In the world of the Internet, the addresses don’t contain streets and cities. They have numbers and symbols. There are two types of addresses: IPv4 and IPv6. In order to enter a particular website, the user needs to get its IP. Instead of remembering all of the IPs of every website, we simply need to remember the domain name. The domain name is usually not hard to remember, and this makes it easier. When the user types the name of the website, the process of the domain name resolution starts.

So let’s proceed and explain the whole process of DNS resolution.

DNS resolution process

The browser of a user needs to get the IP and sends queries to the name servers. This process involves domain name resolvers. The first answer that your browser will get is the root server, then the TLD (top-level domain). The servers with the TLD of the website you want to visit (com, net, or another) will refer your queries to the next step in searching authoritative servers that know the exact IP address of the domain name. Then the domain name will be resolved.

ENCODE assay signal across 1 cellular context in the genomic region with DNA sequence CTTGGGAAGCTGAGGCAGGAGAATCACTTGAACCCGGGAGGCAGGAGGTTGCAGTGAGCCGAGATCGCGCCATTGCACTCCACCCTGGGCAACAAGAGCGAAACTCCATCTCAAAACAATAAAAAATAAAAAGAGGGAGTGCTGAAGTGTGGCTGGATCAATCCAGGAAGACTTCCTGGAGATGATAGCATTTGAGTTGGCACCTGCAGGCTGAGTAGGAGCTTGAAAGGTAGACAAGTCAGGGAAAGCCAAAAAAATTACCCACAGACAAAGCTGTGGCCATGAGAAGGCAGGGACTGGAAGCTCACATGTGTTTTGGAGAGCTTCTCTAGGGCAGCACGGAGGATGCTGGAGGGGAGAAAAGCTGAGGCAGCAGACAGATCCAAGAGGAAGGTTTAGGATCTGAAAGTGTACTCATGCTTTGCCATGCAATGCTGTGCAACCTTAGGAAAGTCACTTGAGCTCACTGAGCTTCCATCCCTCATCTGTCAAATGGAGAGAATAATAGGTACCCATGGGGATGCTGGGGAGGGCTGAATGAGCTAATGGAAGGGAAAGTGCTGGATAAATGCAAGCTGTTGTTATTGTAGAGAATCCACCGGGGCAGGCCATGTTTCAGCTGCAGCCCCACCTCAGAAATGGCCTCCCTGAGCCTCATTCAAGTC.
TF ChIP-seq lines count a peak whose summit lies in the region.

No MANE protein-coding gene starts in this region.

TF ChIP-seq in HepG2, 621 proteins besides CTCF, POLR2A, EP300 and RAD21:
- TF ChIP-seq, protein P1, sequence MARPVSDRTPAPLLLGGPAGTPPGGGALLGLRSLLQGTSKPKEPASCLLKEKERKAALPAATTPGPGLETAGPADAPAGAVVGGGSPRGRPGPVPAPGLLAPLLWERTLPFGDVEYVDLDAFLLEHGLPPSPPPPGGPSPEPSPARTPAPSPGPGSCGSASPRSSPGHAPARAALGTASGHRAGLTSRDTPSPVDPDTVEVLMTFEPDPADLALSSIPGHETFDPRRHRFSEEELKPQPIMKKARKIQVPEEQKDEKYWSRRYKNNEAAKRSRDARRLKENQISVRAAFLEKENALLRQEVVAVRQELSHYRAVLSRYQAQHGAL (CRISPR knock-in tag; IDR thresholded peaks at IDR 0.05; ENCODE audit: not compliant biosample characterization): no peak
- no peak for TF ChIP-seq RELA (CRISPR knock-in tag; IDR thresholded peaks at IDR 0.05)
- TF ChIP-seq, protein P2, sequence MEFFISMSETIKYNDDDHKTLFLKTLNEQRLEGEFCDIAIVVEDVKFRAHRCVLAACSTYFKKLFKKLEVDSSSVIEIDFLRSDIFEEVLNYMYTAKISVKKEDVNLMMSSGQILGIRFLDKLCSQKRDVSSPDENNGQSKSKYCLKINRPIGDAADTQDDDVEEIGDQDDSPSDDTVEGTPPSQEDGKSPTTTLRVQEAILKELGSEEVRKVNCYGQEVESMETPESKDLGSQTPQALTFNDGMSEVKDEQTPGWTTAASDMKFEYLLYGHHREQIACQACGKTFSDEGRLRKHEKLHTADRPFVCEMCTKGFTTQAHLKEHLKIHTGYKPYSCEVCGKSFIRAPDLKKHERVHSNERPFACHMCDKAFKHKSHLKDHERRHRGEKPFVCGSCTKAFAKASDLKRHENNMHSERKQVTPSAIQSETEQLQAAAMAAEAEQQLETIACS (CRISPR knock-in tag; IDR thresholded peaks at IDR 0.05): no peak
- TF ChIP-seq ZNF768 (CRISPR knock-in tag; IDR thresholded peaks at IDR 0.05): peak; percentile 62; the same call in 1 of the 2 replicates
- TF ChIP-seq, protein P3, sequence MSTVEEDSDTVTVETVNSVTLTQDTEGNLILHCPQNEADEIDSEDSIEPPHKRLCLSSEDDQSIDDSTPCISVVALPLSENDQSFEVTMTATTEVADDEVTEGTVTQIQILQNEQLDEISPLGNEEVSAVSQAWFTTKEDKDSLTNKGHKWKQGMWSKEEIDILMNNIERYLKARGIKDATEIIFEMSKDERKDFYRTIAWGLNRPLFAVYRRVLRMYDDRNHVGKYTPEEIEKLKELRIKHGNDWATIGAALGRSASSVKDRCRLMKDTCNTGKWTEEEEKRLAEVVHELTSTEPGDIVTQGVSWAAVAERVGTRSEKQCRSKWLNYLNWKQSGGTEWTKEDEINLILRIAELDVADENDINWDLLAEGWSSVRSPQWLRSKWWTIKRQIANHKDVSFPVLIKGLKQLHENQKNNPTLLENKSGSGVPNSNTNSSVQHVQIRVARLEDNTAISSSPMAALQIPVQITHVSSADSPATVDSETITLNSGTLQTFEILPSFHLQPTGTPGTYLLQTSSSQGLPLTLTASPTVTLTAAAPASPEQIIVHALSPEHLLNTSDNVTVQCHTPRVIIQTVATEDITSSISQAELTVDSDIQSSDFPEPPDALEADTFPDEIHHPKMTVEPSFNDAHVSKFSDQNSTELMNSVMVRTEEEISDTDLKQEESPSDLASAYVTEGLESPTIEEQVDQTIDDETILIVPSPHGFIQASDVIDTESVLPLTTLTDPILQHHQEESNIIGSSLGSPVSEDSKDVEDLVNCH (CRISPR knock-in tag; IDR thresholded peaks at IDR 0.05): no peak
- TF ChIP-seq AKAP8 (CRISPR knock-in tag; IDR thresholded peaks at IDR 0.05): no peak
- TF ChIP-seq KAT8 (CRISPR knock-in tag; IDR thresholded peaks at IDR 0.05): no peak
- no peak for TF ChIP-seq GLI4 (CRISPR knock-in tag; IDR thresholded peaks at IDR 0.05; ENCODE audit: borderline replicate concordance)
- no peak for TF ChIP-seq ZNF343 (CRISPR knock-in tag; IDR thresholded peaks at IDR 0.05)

Let’s breakdown the DNS resolution step-by-step
  1. A user is typing a domain name like waytoeasylearn.com into their browser. The user needs an A or AAAA DNS record to resolve the domain name.
  2. If your device’s cache has the IP address of waytoeasylearn.com, the domain name resolution will finish here, and the user will be able to open the website. But, if it does not, there will be more steps. The devices keep DNS records for visited sites, depending on the TTL (Time to Live) values of those DNS records. After the time they indicate, they will be deleted, and a new query needs to be performed.